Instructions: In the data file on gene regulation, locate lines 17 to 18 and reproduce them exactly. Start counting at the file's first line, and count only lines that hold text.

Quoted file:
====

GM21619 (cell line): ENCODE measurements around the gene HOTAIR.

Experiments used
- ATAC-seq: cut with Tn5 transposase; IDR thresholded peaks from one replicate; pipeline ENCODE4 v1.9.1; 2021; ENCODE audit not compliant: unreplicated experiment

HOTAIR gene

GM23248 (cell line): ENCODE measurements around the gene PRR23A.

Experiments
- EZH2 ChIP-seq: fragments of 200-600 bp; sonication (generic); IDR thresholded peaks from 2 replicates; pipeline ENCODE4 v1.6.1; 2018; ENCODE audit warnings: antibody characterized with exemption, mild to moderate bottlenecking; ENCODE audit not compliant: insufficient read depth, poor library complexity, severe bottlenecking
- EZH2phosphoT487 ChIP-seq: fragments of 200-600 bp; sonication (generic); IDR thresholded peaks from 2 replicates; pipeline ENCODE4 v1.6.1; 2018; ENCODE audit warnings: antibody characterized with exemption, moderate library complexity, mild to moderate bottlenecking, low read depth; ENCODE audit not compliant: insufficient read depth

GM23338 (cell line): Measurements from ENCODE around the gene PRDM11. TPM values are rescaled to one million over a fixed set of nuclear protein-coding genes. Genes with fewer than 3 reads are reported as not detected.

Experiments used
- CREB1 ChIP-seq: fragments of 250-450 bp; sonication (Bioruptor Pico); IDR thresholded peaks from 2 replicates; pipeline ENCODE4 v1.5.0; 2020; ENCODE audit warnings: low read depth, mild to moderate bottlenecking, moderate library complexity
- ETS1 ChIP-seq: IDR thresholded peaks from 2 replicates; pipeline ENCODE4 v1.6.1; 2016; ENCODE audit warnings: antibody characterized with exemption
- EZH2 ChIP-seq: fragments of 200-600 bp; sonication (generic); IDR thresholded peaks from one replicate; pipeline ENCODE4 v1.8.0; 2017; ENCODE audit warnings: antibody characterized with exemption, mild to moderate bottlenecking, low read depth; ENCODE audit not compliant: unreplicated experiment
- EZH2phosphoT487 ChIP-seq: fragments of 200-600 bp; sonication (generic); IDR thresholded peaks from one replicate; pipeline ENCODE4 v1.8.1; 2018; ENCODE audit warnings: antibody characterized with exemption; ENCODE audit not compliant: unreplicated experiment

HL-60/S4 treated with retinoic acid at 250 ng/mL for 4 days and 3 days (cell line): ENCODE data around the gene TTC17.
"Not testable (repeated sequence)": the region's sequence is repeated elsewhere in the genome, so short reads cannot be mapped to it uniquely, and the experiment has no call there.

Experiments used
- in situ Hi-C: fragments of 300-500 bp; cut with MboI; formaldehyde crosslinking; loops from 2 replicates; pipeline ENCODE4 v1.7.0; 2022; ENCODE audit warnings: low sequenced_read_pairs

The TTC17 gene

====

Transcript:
Experiments used
- in situ Hi-C: fragments of 300-500 bp; cut with MboI; formaldehyde crosslinking; loops from 2 replicates; pipeline ENCODE4 v1.7.0; 2022; ENCODE audit warnings: low sequenced_read_pairs